Sunday, December 17, 2017

Chocolate truffle cake

My son was born on 12 December, a bit close to Christmas, but of course he likes to have his birthday properly celebrated.  This year he planned to have friends round for afternoon tea. As it happens, I was at my friend Joan's birthday afternoon tea a few weeks ago, and she had made a remarkably delicious chocolate cake - not one of those great big high ones, but a much denser, fudgy, chocolatey creation I knew my son would love. (After extensive research, he has decided his favourite cafe chocolate cake is Aro Street Cafe's Chocolate Nemesis - another dense, fudgy number.)   
            So I asked for the recipe. In the usual fashion, it was given to Joan by Chris, who knew it as Lilly's Truffle Cake, so it's clearly been passed on to a number of eager bakers. Not that I ever really call myself a baker - what attracted me to this recipe, apart from its deliciousness, was how easy it looked to make. On Saturday, I made it for Sunday afternoon.  

Lilly’s Chocolate Truffle Cake

(Joan's comments in brackets, and mine added in italics. Easily doubled to make a larger cake. In fact I added one third of each quantity, making a cake 25% larger, to fit my 22 cm tin - my quantities in brackets.)

200 g (270g) dark chocolate (Whittaker's Dark Ghana, what else!)
180 g (240 g) sugar
180 g (240g) butter
3 (4) rounded tablespoons ground almonds (almond meal); or flour; or for a slightly lighter cake, self raising flour
(I used 3 rounded Tbsps almond meal and 1 Tbsp self-raising flour - this worked well.)
3 (4) eggs
Icing sugar to dredge

Set oven to 200 degrees (190 fan bake).
Break chocolate into squares and place in microwave suitable bowl.  Add the butter and sugar.  
Heat by pulsing in the microwave until it just melts, stirring between pulses to even the heat.  Stop as soon as it melts so it doesn’t get cooked.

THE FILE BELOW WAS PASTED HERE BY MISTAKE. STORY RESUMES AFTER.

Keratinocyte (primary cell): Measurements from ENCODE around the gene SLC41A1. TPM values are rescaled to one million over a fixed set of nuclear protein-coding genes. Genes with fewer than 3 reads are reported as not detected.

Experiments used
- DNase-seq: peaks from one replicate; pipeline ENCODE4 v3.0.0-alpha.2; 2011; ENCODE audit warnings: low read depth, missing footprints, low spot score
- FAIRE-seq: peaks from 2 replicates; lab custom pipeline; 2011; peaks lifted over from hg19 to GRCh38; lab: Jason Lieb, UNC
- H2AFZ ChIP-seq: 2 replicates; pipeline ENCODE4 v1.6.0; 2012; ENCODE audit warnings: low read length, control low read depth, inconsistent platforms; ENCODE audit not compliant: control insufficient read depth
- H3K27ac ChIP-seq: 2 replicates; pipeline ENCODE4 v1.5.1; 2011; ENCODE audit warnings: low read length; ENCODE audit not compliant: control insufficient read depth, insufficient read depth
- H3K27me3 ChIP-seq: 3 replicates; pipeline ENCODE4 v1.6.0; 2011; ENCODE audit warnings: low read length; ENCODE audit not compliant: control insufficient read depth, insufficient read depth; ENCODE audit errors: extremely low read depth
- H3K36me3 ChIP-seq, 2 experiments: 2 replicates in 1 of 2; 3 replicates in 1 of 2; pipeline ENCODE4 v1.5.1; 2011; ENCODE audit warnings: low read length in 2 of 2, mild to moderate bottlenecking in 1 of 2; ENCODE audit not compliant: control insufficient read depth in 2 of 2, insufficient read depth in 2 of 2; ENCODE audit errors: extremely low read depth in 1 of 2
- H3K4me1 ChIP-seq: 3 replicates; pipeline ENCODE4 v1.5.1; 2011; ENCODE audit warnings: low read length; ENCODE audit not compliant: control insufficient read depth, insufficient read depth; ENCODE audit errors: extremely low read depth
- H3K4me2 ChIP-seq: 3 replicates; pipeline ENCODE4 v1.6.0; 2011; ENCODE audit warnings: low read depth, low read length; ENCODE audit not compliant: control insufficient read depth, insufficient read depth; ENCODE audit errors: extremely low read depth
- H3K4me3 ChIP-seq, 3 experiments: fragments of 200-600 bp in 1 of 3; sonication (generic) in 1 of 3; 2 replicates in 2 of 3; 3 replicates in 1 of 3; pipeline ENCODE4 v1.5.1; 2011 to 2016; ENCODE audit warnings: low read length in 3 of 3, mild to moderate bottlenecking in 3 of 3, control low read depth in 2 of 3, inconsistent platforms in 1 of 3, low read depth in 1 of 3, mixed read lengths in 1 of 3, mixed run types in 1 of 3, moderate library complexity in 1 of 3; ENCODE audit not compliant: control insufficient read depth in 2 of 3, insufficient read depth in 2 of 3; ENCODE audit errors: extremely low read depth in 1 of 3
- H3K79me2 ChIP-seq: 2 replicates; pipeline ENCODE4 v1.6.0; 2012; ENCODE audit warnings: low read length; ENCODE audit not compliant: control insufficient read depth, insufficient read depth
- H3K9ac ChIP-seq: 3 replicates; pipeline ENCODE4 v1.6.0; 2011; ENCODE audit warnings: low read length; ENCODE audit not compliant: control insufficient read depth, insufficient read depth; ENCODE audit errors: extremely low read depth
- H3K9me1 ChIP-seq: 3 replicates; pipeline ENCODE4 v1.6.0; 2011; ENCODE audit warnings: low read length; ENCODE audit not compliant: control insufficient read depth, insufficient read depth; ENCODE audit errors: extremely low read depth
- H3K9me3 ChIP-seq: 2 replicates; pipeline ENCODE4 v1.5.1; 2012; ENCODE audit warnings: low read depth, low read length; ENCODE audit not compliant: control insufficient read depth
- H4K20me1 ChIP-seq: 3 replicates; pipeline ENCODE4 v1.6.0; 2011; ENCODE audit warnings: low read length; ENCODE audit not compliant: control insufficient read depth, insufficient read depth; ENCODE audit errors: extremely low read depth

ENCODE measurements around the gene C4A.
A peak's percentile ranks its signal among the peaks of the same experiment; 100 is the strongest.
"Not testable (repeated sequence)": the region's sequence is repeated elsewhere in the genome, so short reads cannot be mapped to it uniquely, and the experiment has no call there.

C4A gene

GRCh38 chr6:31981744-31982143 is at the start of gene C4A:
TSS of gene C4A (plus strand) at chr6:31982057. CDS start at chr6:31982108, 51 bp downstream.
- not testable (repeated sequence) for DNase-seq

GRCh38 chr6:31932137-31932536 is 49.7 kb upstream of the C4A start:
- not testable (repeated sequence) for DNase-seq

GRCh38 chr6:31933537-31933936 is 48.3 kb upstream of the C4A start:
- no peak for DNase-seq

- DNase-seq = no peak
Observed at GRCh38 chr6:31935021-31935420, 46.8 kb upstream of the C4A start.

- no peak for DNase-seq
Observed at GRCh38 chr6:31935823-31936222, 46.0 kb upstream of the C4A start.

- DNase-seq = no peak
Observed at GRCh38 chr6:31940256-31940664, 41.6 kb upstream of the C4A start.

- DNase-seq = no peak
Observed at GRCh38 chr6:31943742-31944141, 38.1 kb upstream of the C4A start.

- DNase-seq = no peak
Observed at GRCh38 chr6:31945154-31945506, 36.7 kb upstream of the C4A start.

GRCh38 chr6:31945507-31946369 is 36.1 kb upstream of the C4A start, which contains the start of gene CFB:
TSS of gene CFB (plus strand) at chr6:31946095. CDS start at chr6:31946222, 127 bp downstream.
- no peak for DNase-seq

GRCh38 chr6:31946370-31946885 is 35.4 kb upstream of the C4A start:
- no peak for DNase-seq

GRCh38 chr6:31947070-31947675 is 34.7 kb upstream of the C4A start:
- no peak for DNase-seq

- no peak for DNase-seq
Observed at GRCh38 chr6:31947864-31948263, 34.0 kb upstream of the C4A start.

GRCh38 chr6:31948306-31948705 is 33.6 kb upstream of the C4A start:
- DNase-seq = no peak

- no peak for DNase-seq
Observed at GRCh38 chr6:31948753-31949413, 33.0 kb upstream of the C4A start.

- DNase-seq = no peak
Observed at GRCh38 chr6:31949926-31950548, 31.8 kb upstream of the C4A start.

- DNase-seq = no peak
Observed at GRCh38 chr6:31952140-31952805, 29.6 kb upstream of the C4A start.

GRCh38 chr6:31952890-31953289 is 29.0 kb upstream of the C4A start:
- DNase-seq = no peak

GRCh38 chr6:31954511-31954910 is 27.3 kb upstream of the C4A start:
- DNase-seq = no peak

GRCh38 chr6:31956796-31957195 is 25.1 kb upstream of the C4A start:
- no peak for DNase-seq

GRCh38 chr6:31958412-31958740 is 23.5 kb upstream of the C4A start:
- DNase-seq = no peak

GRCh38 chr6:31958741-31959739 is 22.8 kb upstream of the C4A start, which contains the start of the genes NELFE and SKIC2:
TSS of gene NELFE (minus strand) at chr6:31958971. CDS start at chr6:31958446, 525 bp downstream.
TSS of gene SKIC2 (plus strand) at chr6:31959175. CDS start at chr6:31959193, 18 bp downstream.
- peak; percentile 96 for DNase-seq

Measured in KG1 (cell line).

Transfer to a food processor. Blend again by whirring for 30 seconds, then add almond meal, or flour, and whirr again.   
Add eggs one at a time, whirring until everything is mixed.

 Grease a 20 cm (22 cm) round cake tin and flour.  (I lazily use cooking paper.)
(I lined my loose-bottomed tin with baking paper and it worked perfectly.)  
Pour the mixture into the centre of the tin, spread towards edges, and bake in preheated oven for 10 minutes.
Reduce heat to 150 degrees (140 fan bake) and continue cooking a further 30 minutes.  
(Joan: In my oven I do it for only  20 minutes, as the longer time dries it out too much.)
(Anne: As I was making a larger, slightly thicker cake, I found it did take close to 30 minutes.) 
The centre shouldn’t dry out, and the top should be a little cracked and crusty. 
Undercooking is better than overcooking. An inserted skewer or thin knife should come out with a little bit of sticky inside clinging to it.
Leave in tin to cool.  

Transfer to plate by inverting onto one plate and then onto the cake plate. Dredge with icing sugar.  
(Jonathan insisted on having ganache icing, made with 150 ml cream heated just to scalding point, then poured over 150 g of broken-up chocolate pieces (more Whittaker's) in a bowl and stirred thoroughly until chocolate has melted and ganache is dark. Leave to cool in fridge for about an hour until thick enough to spread over cake.)

Joan: Raspberry coulis is great with this ... as well as, of course ... cream!  (Or yoghourt!)

Anne: Jonathan had both, and he also spread sliced strawberries over the top of the iced cake. His friends were very impressed and asked if he had bought it - but of course he pointed out that his mother had made it.  It's extremely rich, so only slender pieces were required - which was just as well, because there was some left for me later (he knew this was a condition of my making it!). Definitely worth the effort...